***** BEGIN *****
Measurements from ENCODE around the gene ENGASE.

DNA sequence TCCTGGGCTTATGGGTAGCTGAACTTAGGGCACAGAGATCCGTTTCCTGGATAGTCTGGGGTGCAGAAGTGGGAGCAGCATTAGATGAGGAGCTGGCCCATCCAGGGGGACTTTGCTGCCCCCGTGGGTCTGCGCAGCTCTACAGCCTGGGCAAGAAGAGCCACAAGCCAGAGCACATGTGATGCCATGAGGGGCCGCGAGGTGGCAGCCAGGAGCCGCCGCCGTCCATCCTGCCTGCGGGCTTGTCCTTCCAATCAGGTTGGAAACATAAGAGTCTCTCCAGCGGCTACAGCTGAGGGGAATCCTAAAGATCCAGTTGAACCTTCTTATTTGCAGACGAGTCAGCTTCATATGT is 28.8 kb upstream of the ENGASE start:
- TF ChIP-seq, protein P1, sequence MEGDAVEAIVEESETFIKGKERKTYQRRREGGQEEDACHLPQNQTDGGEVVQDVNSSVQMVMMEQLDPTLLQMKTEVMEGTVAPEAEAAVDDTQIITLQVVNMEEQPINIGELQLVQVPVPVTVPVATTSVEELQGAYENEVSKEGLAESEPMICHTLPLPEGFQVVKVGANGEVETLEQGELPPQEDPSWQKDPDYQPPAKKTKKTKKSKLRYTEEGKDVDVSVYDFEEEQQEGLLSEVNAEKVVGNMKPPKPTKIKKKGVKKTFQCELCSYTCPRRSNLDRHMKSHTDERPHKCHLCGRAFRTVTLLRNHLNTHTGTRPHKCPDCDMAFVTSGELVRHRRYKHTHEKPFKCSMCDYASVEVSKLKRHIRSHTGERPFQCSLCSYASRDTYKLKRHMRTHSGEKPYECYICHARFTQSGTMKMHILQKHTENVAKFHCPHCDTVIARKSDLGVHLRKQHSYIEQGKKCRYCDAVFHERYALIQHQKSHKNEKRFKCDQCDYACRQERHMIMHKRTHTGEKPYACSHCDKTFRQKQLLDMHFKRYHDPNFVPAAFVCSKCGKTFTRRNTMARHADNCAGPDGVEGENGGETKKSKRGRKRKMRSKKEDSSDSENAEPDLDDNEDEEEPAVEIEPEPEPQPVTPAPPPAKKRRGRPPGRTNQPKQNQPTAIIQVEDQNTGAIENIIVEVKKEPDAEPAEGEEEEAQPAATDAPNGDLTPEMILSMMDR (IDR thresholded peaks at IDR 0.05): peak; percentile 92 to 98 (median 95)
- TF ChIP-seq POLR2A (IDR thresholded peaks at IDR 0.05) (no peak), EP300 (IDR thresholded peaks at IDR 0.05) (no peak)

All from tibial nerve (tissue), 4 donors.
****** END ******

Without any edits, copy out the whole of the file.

Measurements from ENCODE around the gene ENGASE.

DNA sequence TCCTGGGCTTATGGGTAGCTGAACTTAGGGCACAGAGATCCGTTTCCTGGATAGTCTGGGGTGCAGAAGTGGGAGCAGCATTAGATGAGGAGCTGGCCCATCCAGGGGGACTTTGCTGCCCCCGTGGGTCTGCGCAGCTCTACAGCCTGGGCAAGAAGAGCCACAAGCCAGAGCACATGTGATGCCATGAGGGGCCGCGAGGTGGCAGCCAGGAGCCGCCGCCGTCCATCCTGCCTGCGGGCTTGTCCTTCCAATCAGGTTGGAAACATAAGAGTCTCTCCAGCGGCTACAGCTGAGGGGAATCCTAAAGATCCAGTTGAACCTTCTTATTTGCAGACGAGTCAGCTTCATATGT is 28.8 kb upstream of the ENGASE start:
- TF ChIP-seq, protein P1, sequence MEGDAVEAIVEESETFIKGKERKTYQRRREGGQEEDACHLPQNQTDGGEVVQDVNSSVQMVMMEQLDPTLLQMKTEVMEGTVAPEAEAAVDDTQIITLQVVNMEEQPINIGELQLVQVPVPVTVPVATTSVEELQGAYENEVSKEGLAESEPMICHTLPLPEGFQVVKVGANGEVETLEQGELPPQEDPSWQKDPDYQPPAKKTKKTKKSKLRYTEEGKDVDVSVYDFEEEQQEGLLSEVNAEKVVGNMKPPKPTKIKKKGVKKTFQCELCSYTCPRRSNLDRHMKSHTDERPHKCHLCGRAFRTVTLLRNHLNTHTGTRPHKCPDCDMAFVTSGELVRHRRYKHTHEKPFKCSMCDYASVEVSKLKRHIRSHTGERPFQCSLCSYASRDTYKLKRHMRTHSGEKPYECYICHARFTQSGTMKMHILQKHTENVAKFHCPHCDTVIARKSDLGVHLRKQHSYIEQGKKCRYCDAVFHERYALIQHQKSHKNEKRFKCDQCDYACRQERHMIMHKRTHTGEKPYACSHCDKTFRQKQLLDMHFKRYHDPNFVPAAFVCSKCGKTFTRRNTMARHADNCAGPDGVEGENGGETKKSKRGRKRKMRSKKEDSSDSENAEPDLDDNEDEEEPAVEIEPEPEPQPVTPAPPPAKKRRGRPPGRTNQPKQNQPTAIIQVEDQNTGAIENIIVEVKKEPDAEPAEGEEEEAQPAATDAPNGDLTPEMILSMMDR (IDR thresholded peaks at IDR 0.05): peak; percentile 92 to 98 (median 95)
- TF ChIP-seq POLR2A (IDR thresholded peaks at IDR 0.05) (no peak), EP300 (IDR thresholded peaks at IDR 0.05) (no peak)

All from tibial nerve (tissue), 4 donors.